Portrait of a Gentleman, Half-Length, Wearing a Dark Coat and White Stock
Click on the main picture to view details
George Romney ( Dalton 1734 - Kendal 1802 )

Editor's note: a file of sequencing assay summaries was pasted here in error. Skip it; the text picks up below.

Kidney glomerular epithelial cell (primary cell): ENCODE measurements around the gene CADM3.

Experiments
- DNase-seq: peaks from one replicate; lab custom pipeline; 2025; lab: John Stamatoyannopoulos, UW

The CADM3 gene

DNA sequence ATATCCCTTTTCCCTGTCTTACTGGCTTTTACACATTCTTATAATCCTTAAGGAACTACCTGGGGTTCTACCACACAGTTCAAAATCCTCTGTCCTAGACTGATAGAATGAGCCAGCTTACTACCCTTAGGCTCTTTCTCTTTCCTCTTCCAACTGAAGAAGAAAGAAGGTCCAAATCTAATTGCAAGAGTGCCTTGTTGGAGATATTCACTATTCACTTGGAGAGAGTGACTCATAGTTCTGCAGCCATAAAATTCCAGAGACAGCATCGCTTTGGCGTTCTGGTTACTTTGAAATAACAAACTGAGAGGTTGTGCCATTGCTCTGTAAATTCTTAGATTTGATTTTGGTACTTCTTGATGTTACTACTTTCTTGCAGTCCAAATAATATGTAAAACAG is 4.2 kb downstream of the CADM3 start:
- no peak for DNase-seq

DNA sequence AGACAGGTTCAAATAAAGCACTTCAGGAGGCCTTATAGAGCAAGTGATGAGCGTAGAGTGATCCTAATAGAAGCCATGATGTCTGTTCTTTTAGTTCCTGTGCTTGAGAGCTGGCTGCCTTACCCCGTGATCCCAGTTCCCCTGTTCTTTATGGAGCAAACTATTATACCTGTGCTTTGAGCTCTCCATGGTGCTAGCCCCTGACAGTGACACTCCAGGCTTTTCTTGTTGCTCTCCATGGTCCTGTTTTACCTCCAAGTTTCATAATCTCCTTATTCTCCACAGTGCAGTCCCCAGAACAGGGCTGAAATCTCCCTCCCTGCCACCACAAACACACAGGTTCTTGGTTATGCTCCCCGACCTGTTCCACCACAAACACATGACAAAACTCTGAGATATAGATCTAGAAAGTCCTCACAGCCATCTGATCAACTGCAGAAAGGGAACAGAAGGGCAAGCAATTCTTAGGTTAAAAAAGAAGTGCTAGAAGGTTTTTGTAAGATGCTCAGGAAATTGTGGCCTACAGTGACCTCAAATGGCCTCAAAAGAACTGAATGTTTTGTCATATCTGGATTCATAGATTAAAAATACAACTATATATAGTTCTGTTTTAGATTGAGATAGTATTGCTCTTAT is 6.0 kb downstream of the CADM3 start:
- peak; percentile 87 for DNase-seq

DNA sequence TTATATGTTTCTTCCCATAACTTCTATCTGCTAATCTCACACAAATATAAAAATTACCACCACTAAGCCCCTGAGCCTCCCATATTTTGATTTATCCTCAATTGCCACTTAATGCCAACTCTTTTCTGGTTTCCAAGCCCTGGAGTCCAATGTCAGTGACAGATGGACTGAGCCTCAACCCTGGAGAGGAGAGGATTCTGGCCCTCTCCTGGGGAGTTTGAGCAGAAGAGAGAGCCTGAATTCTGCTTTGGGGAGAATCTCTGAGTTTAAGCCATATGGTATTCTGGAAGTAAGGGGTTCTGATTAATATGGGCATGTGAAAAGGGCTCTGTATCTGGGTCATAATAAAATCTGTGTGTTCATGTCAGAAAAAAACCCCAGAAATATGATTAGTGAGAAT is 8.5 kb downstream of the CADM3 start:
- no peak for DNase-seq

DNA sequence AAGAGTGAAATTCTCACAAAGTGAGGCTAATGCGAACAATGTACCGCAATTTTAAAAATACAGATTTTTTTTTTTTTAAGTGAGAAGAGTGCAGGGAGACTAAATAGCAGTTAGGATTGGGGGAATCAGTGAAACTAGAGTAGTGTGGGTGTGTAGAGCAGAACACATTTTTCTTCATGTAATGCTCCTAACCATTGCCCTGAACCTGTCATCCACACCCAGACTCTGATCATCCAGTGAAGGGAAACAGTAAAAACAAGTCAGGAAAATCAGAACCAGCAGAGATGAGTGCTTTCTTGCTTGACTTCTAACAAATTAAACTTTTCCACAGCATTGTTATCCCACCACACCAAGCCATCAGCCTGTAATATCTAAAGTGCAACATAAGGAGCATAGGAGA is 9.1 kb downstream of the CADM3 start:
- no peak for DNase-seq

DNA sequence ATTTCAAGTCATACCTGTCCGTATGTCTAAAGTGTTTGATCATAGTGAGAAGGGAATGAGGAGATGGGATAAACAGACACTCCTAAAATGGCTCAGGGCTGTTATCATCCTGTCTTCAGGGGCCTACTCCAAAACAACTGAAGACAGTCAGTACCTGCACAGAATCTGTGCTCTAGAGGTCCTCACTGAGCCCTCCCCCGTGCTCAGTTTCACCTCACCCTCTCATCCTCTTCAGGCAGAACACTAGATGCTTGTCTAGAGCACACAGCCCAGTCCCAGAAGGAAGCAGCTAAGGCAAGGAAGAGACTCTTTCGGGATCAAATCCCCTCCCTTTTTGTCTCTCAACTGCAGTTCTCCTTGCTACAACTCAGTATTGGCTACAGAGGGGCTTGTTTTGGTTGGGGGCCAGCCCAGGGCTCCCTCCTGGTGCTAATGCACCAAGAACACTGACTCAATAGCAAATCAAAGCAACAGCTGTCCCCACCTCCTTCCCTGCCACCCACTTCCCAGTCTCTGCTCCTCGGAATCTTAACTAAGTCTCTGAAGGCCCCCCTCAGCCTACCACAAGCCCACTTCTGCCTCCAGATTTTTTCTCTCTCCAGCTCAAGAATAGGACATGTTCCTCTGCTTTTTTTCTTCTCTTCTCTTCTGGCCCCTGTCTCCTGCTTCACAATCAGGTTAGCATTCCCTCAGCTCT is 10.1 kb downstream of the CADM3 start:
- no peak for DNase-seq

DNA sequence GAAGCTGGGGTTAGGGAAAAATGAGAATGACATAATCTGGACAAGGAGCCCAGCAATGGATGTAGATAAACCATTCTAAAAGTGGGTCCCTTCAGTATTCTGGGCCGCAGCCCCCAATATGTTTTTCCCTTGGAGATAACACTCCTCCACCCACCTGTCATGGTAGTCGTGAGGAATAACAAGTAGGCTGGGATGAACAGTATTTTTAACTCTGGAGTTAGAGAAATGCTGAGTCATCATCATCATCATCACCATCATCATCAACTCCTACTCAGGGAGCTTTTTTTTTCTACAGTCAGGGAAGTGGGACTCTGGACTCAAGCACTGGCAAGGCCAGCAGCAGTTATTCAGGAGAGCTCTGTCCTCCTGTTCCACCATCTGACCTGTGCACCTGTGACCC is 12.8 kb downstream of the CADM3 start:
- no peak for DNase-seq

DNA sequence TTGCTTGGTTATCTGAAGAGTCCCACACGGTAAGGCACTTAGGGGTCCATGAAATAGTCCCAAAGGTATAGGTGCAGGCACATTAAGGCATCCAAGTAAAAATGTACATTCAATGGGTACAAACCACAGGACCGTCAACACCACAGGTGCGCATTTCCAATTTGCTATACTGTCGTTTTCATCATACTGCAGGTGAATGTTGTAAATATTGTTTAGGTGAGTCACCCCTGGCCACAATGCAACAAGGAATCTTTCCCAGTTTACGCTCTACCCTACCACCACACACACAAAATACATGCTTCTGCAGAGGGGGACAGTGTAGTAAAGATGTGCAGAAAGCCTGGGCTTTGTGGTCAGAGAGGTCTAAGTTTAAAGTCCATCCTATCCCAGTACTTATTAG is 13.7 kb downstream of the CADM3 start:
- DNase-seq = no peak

George Romney was a British painter—portraitist by profession but historical painter by inclination—who was born, trained, and began his career in the north of England. In 1762, he moved to London, where he exhibited at the Society of Arts and later at the Free Society and the Society of Artists. He was an assiduous student of prints after old masters and casts after the Antique; moreover, from 1773 to 1775 he was in Italy studying and copying old master paintings and classical sculptures in the original. These endeavours bore fruit in his portraits, which often contain discreet echoes of classical poses and draperies and of compositions by such painters as Raphael and Poussin. As he was more inclined to Neoclassicism than most British 18th-century portraitists, Romney's figures have long flowing contours and simple forms, which combined well with the demands of contemporary fashion, so that his sitters almost always appear elegant and beautiful.